• Project SERVE is a one-day service project organized through the University's Office of Orientation and New Student Programs, pairing first-year students with one of more than 25 community organizations, including neighborhood groups and schools, assisted-living organizations, parks and recreation organizations and the Ronald McDonald House, among others. The goal is to introduce first-year students to the many opportunities in which they can reach out to their community beyond the University Grounds and become community volunteers.

• Since 1976, the University Internship Program has placed more than 6,500 U.Va. interns in public and private-sector organizations in the Charlottesville area. The program combines academic instruction and work experience in an applied, "out-of-the-classroom" setting. Now in its 33rd year, the UIP is a supervised, for-credit, academic, professional-practice internship program offered through the Weldon Cooper Center for Public Service in collaboration with the College of Arts & Sciences, and departments of Sociology and Psychology.

• The Young Women Leaders Program, a joint project run by the U.Va. Women's Center and Education School researchers, gives college women a yearlong service-learning course that covers research on the development of adolescent girls and effective mentoring, which they put into practice as they interact with seventh- and eighth-graders. When compared to a control group, after a year of mentoring, the middle school girls in the program reported significantly higher levels of competence, connection to family and sense of autonomy.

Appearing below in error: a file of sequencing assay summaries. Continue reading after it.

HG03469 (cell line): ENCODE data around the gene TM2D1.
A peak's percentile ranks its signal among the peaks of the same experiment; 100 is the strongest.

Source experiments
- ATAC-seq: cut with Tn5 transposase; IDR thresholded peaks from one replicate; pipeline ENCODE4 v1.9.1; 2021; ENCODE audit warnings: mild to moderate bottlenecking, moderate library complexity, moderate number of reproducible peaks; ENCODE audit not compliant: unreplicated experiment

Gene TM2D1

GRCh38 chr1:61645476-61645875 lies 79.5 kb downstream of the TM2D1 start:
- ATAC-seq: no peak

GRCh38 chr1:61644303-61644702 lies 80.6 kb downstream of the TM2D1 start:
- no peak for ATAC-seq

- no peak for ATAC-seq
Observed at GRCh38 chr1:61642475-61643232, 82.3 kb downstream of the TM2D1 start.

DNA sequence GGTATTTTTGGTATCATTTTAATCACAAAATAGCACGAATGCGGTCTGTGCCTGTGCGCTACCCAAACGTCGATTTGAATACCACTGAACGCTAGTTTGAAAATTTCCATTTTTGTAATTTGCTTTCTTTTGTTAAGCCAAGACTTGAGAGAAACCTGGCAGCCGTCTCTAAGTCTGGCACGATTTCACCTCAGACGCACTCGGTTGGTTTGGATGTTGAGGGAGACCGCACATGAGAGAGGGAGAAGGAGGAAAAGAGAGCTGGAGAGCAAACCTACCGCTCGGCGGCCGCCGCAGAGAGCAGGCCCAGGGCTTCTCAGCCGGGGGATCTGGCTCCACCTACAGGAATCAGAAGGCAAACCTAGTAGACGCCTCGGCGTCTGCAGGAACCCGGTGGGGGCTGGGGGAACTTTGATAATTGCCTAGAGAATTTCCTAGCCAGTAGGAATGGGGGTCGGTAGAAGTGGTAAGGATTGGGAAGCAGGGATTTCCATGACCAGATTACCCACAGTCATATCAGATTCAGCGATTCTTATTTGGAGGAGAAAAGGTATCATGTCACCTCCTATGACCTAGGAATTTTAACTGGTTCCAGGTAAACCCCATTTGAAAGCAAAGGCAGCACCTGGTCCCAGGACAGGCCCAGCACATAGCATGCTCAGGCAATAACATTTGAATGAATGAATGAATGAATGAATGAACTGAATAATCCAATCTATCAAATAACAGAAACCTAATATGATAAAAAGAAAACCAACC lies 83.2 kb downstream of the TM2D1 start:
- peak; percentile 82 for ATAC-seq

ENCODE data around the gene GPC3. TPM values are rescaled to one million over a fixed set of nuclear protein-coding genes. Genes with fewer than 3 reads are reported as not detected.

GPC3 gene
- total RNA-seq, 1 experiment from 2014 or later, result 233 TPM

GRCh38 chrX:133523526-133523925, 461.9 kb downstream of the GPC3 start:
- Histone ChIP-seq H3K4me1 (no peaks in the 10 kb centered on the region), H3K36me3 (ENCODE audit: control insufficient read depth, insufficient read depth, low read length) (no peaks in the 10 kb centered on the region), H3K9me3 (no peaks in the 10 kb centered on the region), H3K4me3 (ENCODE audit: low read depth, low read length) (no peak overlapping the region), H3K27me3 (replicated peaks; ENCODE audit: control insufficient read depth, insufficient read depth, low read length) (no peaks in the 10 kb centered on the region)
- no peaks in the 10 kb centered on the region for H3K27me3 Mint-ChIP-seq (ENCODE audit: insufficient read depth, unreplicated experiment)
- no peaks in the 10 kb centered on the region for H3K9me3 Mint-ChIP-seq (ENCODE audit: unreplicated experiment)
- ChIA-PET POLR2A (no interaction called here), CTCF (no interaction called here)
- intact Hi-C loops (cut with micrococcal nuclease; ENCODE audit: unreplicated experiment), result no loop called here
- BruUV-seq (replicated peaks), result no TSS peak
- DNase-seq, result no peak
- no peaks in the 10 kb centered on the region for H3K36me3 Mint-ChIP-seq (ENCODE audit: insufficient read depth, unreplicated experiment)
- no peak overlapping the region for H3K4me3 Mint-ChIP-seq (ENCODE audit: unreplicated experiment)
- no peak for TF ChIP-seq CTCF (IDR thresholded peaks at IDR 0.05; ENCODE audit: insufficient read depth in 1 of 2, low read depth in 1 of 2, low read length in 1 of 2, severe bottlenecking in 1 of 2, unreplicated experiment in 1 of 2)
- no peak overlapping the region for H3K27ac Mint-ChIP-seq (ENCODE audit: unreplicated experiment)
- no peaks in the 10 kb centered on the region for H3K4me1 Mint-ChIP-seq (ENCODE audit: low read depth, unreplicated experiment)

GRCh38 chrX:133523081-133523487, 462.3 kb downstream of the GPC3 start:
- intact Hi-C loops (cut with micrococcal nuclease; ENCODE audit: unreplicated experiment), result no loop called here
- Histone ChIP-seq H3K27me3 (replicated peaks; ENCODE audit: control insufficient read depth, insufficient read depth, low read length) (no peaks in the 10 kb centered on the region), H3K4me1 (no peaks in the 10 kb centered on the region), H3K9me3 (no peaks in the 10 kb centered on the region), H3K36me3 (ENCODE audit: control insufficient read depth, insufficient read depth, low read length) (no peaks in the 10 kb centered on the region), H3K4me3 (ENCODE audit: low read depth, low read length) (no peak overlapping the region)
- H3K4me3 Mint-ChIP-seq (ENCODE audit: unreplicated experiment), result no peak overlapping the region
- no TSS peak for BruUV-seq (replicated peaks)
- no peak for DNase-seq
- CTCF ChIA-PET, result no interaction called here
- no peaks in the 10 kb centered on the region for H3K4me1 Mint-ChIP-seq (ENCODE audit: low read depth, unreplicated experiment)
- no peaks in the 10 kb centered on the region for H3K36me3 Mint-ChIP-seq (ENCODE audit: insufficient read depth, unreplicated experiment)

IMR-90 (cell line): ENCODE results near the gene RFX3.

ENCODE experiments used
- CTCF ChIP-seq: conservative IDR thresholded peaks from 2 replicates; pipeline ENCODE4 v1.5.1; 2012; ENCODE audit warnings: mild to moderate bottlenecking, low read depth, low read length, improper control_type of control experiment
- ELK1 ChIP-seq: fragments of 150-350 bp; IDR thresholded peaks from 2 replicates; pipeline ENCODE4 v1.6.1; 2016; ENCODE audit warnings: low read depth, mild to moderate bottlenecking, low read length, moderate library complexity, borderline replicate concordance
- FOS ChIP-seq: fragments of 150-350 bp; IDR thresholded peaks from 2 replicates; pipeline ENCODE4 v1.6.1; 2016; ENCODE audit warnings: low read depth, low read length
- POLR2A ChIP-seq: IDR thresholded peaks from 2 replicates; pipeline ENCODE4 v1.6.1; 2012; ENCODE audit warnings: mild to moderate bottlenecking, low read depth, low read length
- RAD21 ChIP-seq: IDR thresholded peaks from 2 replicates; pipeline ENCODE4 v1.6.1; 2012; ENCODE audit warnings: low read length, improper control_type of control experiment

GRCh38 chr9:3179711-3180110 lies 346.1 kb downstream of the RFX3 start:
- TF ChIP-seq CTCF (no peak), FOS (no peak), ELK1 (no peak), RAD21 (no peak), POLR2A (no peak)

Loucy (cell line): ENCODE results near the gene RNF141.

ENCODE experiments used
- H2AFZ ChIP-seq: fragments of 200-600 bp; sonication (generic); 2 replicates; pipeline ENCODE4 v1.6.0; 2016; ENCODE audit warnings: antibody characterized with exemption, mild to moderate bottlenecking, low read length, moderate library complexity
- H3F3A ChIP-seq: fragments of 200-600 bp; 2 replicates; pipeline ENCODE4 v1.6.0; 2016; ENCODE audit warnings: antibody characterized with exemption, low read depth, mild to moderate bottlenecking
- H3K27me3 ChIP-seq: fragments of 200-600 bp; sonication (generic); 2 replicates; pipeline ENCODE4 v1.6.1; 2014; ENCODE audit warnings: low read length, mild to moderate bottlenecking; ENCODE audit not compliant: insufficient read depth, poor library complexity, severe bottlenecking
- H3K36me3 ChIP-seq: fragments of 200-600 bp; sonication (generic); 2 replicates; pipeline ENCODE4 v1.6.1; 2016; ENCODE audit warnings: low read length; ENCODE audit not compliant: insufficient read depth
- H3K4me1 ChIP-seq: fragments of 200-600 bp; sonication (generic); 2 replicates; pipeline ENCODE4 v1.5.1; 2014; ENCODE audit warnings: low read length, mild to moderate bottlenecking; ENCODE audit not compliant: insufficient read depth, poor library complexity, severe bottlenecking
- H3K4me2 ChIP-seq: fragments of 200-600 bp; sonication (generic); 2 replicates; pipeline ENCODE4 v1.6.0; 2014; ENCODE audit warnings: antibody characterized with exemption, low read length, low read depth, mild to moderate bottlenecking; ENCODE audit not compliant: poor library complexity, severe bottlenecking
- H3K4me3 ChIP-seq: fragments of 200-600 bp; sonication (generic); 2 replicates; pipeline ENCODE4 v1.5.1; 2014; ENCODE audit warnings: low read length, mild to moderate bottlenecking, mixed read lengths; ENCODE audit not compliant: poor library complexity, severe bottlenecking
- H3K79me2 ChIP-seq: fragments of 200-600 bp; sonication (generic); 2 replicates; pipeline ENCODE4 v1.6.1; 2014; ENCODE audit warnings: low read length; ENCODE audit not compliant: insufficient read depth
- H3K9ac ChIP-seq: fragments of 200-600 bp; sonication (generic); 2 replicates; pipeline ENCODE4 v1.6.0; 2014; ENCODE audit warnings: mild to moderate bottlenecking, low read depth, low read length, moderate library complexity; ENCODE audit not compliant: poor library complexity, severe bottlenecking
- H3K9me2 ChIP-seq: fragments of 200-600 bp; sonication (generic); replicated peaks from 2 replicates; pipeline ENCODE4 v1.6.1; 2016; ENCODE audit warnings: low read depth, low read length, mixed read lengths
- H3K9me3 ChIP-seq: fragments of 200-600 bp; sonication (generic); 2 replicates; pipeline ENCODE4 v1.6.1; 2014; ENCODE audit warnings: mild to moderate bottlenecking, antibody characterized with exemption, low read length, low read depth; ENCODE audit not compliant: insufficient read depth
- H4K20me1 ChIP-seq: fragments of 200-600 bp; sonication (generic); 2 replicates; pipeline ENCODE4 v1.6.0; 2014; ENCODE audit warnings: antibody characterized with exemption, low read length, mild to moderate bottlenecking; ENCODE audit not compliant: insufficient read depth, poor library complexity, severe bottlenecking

"In this time of economic distress, we need volunteers more than ever," said Stephen Goldsmith, vice chairman of the Board of Directors of the Corporation for National and Community Service, which oversees the Honor Roll. "College students represent an enormous pool of idealism and energy to help tackle some of our toughest challenges.

"We salute the University of Virginia for making community service a campus priority."

Recent studies have underlined the importance of service-learning and volunteering to college students. In 2006, 2.8 million college students gave more than 297 million hours of volunteer service, according to the corporation's "Volunteering in America" study. Expanding campus incentives for service is part of a larger initiative to spur higher levels of volunteering by America's college students. The corporation is working with a coalition of federal agencies, higher education and student associations, and nonprofit organizations to achieve this goal.

The President's Higher Education Community Service Honor Roll is presented during the annual conference of the American Council on Education. A full list of the 635 schools recognized is available at www.nationalservice.gov/honorroll.

— By Anne Bromley